It took a while, but I finally have come to my most disliked Marvel title of all time – Not Brand Echh.
Issue #1 of Not Brand Echh has already been covered in Walt’s Undervalued Spotlight #85 way back on May 13, 2011 (Thank you again Scott for that Index). There is a lot of good background information on the series there that I don’t need to repeat. Walt likes this book and the whole series a lot more than I ever will.
I am an unabashed Marvel zombie and I am proud to be one. Unfortunately, being an actual brain dead zombie would probably help make reading this series of books more enjoyable. I know they are supposed to be funny, I just find them dreadful. The artwork and content of the books certainly looks like they were trying to capture a MAD magazine type audience out of their comic collecting following. Having knowledge of comic characters outside of the Marvel universe helped in the reading with Magnus the Robot Fighter, Superman, Batman, Robin and their “funny” altered egos make appearances in this series.
Stan Lee gets most of credit when things go right at Marvel. He can shoulder the blame when something like this doesn’t work. Stan says he likes to write humour, however there is a big difference between writing timely sarcasm and one-line zingers in a comic book, then writing a complete book on humour and getting it right. It’s hard work trying to keep everyone laughing.
I did find it interesting that this book was basically given up for a change after issue #8 when it went to reprints before cancellation. Eight issues seem to be a decision point for Marvel books in the late sixties and early seventies. Title changes, direction changes, new series, and cancellations often occur right after the eighth issue. Not Brand Echh, Tower of Shadows, Chamber of Darkness, Power of Warlock, Astonishing Tales, Amazing Adventures, the western Ghost Rider is cancelled with issue #8 about to be printed. How the heck did I get on this subject!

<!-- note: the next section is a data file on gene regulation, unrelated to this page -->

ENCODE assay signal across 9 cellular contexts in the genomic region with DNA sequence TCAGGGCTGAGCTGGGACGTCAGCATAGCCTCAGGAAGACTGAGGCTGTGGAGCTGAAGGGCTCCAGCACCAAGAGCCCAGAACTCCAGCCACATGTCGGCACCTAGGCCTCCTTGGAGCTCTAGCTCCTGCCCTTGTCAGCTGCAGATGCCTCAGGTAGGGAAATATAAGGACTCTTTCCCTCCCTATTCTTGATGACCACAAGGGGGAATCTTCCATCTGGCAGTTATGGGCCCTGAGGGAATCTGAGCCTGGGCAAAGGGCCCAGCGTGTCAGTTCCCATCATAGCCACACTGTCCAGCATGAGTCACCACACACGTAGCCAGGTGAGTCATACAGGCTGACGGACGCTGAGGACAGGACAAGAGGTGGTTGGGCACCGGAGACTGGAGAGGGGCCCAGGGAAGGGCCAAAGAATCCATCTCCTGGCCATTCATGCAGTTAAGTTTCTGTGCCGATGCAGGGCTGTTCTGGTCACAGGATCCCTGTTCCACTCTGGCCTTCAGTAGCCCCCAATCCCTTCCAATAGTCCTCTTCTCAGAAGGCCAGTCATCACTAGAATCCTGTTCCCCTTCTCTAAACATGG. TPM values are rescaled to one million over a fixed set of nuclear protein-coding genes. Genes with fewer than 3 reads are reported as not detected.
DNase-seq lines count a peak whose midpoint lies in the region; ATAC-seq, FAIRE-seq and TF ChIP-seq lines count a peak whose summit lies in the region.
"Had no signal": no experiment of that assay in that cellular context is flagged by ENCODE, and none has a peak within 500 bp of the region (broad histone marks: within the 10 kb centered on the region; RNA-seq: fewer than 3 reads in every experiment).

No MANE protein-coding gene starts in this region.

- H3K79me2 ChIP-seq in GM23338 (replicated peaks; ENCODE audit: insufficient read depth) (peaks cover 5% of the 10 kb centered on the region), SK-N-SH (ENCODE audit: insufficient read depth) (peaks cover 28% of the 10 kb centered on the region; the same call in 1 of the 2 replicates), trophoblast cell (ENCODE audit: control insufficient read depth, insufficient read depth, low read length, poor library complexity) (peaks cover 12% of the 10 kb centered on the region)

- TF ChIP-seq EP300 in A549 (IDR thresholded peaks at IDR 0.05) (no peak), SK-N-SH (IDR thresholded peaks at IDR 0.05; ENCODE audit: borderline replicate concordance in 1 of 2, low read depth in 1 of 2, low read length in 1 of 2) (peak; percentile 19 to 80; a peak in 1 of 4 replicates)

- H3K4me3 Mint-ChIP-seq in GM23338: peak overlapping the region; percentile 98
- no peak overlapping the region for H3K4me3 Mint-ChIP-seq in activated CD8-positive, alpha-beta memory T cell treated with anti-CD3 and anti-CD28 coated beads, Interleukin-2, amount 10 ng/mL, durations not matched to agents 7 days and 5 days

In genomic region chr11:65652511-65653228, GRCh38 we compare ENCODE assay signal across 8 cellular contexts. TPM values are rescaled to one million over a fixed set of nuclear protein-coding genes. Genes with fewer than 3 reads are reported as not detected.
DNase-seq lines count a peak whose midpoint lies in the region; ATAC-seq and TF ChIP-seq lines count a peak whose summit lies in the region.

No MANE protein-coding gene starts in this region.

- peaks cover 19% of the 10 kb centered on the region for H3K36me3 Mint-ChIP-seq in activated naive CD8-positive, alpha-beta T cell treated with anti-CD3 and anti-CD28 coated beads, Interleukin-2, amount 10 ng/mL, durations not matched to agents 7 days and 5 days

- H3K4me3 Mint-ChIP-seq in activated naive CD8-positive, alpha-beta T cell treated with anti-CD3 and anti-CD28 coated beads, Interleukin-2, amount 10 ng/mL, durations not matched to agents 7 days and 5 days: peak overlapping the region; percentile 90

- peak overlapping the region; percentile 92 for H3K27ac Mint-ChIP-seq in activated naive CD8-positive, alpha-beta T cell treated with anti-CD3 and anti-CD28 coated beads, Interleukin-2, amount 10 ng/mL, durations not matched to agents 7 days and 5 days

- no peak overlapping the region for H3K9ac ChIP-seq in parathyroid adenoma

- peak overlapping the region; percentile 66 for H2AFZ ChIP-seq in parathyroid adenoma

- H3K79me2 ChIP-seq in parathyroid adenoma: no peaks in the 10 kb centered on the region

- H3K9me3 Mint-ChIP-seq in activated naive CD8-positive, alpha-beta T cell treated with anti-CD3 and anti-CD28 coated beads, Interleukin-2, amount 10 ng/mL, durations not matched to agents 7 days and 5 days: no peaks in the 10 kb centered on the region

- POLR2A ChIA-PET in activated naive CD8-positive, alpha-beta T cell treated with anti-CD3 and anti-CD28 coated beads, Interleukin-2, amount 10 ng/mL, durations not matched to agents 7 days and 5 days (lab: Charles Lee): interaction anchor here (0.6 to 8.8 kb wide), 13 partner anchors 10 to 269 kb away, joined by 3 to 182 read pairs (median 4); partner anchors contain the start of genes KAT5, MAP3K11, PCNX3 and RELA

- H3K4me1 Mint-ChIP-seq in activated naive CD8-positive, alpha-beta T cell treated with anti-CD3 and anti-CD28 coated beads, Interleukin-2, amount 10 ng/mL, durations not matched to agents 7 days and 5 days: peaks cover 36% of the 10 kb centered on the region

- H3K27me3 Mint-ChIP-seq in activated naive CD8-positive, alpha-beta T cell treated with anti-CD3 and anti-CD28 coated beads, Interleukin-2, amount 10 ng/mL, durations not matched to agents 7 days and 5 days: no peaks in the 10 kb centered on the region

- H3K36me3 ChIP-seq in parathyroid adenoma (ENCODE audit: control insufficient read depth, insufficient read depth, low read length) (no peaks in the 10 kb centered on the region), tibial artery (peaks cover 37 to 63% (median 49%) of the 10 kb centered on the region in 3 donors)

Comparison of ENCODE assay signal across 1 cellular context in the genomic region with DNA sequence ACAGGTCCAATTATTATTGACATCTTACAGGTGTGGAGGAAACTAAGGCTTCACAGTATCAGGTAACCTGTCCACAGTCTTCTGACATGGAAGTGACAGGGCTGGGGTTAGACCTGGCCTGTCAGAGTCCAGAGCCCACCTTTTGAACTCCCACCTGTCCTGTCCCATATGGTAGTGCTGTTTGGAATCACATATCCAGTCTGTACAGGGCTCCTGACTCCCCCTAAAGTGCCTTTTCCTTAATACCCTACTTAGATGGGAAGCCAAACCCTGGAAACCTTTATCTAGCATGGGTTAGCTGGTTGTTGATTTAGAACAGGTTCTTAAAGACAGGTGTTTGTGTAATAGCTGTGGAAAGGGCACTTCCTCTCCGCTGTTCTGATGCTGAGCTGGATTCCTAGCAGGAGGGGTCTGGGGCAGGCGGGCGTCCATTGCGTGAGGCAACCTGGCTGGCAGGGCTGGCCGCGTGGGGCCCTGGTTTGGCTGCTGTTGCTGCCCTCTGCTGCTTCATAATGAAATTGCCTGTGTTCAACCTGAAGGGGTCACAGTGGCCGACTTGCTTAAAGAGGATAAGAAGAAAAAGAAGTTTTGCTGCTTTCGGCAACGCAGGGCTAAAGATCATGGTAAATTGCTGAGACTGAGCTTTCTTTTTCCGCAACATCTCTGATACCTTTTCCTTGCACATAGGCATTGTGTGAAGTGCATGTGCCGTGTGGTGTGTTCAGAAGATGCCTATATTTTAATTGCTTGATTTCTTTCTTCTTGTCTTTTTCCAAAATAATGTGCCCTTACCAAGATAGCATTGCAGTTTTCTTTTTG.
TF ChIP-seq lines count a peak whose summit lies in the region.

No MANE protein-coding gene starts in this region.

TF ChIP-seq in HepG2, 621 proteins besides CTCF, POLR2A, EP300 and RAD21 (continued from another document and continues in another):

The values of all of the Not Brand Echh have been stagnating for a long time and are way overvalued in Overstreet price guide versus the current market. Most of the books listed can barely get 50% of guide in 9.2 condition. Higher grades in 9.4 and 9.6 work hard to get the 9.2 Overstreet price. Lower grade books fair a little better. I can’t see anything on the horizon to change this going forward.
Issues #1 thru #8 are all $0.12 issues with original content. Issues #9 thru #13 are all giant size and mostly re-prints of the first eight issues, however some do contain an original story. The 46th Overstreet price guide values for Not Brand Echh are listed below.
|Not Brand Echh||8.0||9.0||9.2|
This series of books is just another example of the Overstreet Price guide not correcting prices of books that have languished for a long period of time. It’s disappointing and irresponsible to say the least.